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RNA interference and its potential for developing new control methods against insect pests
Year:
2013
Authors :
Ghanim, Murad
;
.
Kliot, Adi
;
.
Volume :
Co-Authors:
Ghanim, M., Department of Entomology, Institute of Plant Protection, Agricultural Research Organization, Bet Dagan, Israel
Kliot, A., Department of Entomology, Institute of Plant Protection, Agricultural Research Organization, Bet Dagan, Israel
Facilitators :
From page:
179
To page:
193
(
Total pages:
15
)
Abstract:
RNA interference (RNAi) is a novel mechanism for the regulation of gene expression that was first discovered in the model nematode Caenorhabditis elegans. Since its discovery, there has been an explosion in the number of publications that described the mechanisms by which RNAi is activated and regulated in many organisms. Major advancements in this field include the discovery that double-stranded RNA molecules are a major factor that drives the initiation of the process, discovering the role of small interfering RNAs, mechanisms of RNA cleavage by Dicer and the discovery of the first Argonaute proteins in model organisms such as C. elegans, Drosophila melanogaster and mammalian cell lines. Despite these important discoveries in model organisms, non-model organisms still suffer major lack in understanding their RNAi machinery, especially the components of the pathway and the enzymes involved. There is a great potential of RNAi in studying gene function and regulation and complementing functional genomics approaches. RNAi might foster the discovery of new gene functions and unravel new technologies for the suppression of the harmful traits caused by disease agents such as viruses, pathogenic bacteria, fungi and insect pests in animal and plant systems. However, a major challenge remains the technologies by which RNAi signals can be delivered and triggered, while preventing non specific effects. In this chapter, we will briefly review the developments made in understanding RNAi in model organisms, major advancements in non-model organisms, including the potential for developing new control methods against insect pests based on RNAi, and recent results from our laboratory, examining a new method for delivering dsRNA, and activating RNAi in the whitefly Bemisia tabaci, a major agricultural pest in many crops worldwide. © 2013 Springer Science+Business Media Dordrecht. All rights reserved.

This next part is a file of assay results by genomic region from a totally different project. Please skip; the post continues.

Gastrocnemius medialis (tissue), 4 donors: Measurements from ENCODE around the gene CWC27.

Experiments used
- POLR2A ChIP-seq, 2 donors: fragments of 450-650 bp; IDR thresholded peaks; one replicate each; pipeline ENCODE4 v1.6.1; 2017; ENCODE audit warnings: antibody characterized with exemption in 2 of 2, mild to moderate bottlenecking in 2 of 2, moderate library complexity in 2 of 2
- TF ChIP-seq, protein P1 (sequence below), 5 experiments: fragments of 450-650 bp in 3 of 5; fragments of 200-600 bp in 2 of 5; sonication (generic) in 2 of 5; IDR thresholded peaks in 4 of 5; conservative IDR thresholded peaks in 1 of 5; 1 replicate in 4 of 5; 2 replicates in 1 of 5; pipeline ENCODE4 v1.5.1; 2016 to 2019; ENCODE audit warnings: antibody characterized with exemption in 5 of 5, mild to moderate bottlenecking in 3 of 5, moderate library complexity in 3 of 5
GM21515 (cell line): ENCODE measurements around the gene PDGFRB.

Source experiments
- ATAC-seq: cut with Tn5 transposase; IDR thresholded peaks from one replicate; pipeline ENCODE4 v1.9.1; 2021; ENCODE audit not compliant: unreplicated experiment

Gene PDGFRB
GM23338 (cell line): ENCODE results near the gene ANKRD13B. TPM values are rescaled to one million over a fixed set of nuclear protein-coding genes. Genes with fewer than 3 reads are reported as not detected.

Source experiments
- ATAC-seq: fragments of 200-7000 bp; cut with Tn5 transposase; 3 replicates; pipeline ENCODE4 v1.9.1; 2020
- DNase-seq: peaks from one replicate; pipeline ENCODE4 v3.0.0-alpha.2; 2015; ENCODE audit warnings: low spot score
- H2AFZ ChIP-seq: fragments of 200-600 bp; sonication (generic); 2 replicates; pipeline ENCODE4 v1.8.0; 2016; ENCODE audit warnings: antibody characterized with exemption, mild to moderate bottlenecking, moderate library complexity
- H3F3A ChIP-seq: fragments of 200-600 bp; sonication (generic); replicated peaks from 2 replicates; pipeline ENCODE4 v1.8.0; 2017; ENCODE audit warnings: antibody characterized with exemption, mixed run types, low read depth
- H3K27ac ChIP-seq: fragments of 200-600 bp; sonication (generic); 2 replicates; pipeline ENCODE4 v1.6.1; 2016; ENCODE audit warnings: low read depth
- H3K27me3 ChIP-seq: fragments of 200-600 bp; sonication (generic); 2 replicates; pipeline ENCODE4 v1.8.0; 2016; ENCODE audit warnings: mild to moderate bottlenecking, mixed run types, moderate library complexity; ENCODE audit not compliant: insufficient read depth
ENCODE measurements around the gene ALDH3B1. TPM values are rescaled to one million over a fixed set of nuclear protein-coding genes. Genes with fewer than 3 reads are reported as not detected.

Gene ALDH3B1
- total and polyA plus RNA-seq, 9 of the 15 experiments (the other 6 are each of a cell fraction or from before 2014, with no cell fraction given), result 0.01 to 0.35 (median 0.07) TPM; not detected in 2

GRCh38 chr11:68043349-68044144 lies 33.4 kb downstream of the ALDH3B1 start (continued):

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DOI :
10.1007/978-94-007-4497-4_9
Article number:
Affiliations:
Database:
Scopus
Publication Type:
Book chapter
;
.
Language:
English
Editors' remarks:
ID:
21792
Last updated date:
02/03/2022 17:27
Creation date:
16/04/2018 23:46
Scientific Publication
RNA interference and its potential for developing new control methods against insect pests
Ghanim, M., Department of Entomology, Institute of Plant Protection, Agricultural Research Organization, Bet Dagan, Israel
Kliot, A., Department of Entomology, Institute of Plant Protection, Agricultural Research Organization, Bet Dagan, Israel
RNA interference and its potential for developing new control methods against insect pests
RNA interference (RNAi) is a novel mechanism for the regulation of gene expression that was first discovered in the model nematode Caenorhabditis elegans. Since its discovery, there has been an explosion in the number of publications that described the mechanisms by which RNAi is activated and regulated in many organisms. Major advancements in this field include the discovery that double-stranded RNA molecules are a major factor that drives the initiation of the process, discovering the role of small interfering RNAs, mechanisms of RNA cleavage by Dicer and the discovery of the first Argonaute proteins in model organisms such as C. elegans, Drosophila melanogaster and mammalian cell lines. Despite these important discoveries in model organisms, non-model organisms still suffer major lack in understanding their RNAi machinery, especially the components of the pathway and the enzymes involved. There is a great potential of RNAi in studying gene function and regulation and complementing functional genomics approaches. RNAi might foster the discovery of new gene functions and unravel new technologies for the suppression of the harmful traits caused by disease agents such as viruses, pathogenic bacteria, fungi and insect pests in animal and plant systems. However, a major challenge remains the technologies by which RNAi signals can be delivered and triggered, while preventing non specific effects. In this chapter, we will briefly review the developments made in understanding RNAi in model organisms, major advancements in non-model organisms, including the potential for developing new control methods against insect pests based on RNAi, and recent results from our laboratory, examining a new method for delivering dsRNA, and activating RNAi in the whitefly Bemisia tabaci, a major agricultural pest in many crops worldwide. © 2013 Springer Science+Business Media Dordrecht. All rights reserved.
Scientific Publication
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